Pessimism has been expressed in the medical literature as to the efficacy of educational interventions in modifying practice patterns of graduate physicians. As a result, a prospective controlled trial of a specific form of educational intervention, the physician tutorial, was designed to test this belief. Physicians in the experimental group were surveyed to assess their knowledge of the effectiveness, cost, and side effects of antibiotics used in the treatment of a preselected index condition, and a tutorial was developed to modify suboptimal prescribing patterns. Antibiotic usage patterns were initially similar for the experimental and control physicians. Prescribing patterns afterwards were statistically different, with the experimental physicians increasing their prescription of the encouraged antibiotics and decreasing that of the discouraged antibiotics. This was accompanied by a statistically significant decrease in direct drug charges. These results suggest that educational programs can be effective in modifying graduate physician prescribing practices.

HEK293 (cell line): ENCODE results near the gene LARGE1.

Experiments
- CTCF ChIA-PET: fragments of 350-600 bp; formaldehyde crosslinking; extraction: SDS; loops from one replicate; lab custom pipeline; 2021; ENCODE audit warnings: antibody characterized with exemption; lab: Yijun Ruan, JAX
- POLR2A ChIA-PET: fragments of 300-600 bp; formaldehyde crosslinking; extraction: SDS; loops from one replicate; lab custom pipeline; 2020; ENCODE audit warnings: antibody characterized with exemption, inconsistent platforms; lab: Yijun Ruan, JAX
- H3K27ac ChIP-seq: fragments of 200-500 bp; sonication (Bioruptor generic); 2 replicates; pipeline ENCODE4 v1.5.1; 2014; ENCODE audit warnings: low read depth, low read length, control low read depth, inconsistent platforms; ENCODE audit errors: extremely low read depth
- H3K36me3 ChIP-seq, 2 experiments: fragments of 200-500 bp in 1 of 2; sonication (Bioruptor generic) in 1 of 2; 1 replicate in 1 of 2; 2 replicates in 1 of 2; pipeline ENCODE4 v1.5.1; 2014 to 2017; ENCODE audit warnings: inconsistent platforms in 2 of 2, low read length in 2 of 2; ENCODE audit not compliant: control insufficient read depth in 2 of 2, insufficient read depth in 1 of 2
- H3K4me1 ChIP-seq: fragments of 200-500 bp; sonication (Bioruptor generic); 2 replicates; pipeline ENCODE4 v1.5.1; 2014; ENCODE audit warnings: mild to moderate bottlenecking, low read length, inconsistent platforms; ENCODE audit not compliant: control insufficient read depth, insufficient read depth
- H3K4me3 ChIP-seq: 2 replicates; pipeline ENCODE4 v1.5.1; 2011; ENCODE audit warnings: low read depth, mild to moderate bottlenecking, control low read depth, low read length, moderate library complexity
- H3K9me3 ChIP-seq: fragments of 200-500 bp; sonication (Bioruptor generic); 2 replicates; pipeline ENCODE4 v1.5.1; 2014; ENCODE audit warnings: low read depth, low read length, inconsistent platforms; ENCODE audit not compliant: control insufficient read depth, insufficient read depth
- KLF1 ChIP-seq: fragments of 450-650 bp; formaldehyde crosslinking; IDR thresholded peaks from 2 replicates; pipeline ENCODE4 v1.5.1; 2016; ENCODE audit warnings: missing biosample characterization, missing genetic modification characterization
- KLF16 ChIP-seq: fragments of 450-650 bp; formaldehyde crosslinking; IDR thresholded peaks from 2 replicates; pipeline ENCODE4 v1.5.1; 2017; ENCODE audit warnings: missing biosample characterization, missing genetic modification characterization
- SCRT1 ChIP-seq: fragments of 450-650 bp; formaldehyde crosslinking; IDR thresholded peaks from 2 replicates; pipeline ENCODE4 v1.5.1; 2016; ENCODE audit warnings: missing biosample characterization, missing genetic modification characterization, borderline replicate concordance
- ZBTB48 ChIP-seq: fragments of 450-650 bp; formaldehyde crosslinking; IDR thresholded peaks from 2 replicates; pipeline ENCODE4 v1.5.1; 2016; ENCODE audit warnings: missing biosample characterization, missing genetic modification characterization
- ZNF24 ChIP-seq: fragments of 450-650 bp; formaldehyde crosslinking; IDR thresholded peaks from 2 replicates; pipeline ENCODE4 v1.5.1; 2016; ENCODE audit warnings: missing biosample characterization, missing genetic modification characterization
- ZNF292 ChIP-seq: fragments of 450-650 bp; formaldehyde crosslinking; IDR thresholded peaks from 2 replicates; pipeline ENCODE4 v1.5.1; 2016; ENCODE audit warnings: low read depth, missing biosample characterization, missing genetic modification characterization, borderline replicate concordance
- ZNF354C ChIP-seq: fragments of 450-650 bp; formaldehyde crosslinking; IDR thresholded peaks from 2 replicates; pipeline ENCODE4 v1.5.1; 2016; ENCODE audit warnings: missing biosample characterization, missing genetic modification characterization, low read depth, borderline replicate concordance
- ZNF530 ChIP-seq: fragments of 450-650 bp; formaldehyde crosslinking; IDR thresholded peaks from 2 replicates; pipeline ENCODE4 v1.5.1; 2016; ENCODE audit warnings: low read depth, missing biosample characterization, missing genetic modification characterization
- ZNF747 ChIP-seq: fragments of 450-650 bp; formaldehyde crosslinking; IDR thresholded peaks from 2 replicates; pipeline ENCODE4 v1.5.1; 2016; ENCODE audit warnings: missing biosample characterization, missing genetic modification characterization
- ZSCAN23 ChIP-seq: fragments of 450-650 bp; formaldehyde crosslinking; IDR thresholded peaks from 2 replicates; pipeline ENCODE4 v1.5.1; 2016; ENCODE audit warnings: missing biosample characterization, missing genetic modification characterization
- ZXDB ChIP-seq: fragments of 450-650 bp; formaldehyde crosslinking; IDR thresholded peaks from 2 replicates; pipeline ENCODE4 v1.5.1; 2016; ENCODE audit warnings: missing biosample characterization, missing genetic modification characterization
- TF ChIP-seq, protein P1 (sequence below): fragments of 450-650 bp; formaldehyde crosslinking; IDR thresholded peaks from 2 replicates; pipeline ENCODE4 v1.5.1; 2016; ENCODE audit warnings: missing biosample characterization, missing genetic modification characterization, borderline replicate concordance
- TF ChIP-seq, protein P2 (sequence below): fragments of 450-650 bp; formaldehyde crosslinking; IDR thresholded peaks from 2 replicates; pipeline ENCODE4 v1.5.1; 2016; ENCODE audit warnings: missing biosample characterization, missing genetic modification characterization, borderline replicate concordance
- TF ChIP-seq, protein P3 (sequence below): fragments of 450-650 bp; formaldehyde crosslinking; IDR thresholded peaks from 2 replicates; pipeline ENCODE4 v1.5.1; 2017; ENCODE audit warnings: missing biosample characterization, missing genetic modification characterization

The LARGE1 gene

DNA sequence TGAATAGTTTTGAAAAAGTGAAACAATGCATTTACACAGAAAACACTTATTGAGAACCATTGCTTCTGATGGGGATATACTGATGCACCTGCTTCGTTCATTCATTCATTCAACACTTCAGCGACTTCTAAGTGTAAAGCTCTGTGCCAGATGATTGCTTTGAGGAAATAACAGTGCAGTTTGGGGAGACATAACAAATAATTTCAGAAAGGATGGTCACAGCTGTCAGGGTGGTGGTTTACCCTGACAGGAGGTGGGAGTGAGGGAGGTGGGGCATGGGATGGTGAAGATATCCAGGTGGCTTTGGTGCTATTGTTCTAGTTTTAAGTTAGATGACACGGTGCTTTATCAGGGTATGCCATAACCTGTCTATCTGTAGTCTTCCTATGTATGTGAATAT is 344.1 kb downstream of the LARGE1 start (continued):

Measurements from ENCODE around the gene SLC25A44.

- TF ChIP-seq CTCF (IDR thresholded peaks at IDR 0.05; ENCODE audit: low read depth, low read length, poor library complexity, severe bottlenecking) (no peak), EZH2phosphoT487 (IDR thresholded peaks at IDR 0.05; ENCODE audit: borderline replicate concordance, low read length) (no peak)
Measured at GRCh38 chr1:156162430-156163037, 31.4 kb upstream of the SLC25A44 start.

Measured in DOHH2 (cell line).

ASJC Scopus subject areas
- Public Health, Environmental and Occupational Health